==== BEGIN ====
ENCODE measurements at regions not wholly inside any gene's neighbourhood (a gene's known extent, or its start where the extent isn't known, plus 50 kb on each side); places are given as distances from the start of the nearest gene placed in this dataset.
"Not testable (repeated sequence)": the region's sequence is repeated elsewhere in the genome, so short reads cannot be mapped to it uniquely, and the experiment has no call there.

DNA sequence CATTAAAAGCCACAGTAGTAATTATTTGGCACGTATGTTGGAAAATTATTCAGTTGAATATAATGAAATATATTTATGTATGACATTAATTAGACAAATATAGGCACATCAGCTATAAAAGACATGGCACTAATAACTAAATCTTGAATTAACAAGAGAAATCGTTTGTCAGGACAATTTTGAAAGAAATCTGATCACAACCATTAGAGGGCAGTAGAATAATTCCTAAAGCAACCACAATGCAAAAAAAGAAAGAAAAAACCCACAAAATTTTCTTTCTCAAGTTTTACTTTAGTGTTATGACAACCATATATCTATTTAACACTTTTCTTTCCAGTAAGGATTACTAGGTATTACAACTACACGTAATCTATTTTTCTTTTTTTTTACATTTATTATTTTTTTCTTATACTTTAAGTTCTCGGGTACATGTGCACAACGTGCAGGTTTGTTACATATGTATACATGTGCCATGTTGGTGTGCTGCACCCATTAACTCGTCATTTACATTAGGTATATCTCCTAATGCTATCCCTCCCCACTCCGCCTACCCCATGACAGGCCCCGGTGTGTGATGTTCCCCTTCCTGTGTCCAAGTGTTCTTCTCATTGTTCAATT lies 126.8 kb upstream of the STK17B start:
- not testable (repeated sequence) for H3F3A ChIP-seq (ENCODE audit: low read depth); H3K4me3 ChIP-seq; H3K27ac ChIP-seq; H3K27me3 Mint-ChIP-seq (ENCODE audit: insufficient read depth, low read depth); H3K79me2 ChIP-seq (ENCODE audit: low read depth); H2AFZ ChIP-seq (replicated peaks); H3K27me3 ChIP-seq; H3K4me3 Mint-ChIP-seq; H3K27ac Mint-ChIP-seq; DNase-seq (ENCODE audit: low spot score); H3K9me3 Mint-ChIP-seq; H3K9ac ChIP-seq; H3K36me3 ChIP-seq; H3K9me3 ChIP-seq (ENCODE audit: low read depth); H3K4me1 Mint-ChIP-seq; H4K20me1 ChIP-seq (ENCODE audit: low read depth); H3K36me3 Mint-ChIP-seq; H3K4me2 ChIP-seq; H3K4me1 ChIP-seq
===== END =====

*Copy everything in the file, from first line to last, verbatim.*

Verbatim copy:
ENCODE measurements at regions not wholly inside any gene's neighbourhood (a gene's known extent, or its start where the extent isn't known, plus 50 kb on each side); places are given as distances from the start of the nearest gene placed in this dataset.
"Not testable (repeated sequence)": the region's sequence is repeated elsewhere in the genome, so short reads cannot be mapped to it uniquely, and the experiment has no call there.

DNA sequence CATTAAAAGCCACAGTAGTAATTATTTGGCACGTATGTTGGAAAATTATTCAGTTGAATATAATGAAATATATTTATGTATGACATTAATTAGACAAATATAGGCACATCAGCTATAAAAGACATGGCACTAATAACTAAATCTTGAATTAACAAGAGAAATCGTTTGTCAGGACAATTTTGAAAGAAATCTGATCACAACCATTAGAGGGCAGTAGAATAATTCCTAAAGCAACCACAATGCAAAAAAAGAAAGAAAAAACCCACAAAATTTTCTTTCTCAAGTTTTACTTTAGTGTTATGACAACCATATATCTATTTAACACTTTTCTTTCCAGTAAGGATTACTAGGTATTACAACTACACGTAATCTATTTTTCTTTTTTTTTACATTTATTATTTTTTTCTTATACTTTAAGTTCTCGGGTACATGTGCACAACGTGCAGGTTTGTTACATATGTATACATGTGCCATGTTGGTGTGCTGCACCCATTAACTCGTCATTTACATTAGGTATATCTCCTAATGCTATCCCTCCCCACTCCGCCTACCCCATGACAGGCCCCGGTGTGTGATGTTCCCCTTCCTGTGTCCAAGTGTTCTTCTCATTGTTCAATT lies 126.8 kb upstream of the STK17B start:
- not testable (repeated sequence) for H3F3A ChIP-seq (ENCODE audit: low read depth); H3K4me3 ChIP-seq; H3K27ac ChIP-seq; H3K27me3 Mint-ChIP-seq (ENCODE audit: insufficient read depth, low read depth); H3K79me2 ChIP-seq (ENCODE audit: low read depth); H2AFZ ChIP-seq (replicated peaks); H3K27me3 ChIP-seq; H3K4me3 Mint-ChIP-seq; H3K27ac Mint-ChIP-seq; DNase-seq (ENCODE audit: low spot score); H3K9me3 Mint-ChIP-seq; H3K9ac ChIP-seq; H3K36me3 ChIP-seq; H3K9me3 ChIP-seq (ENCODE audit: low read depth); H3K4me1 Mint-ChIP-seq; H4K20me1 ChIP-seq (ENCODE audit: low read depth); H3K36me3 Mint-ChIP-seq; H3K4me2 ChIP-seq; H3K4me1 ChIP-seq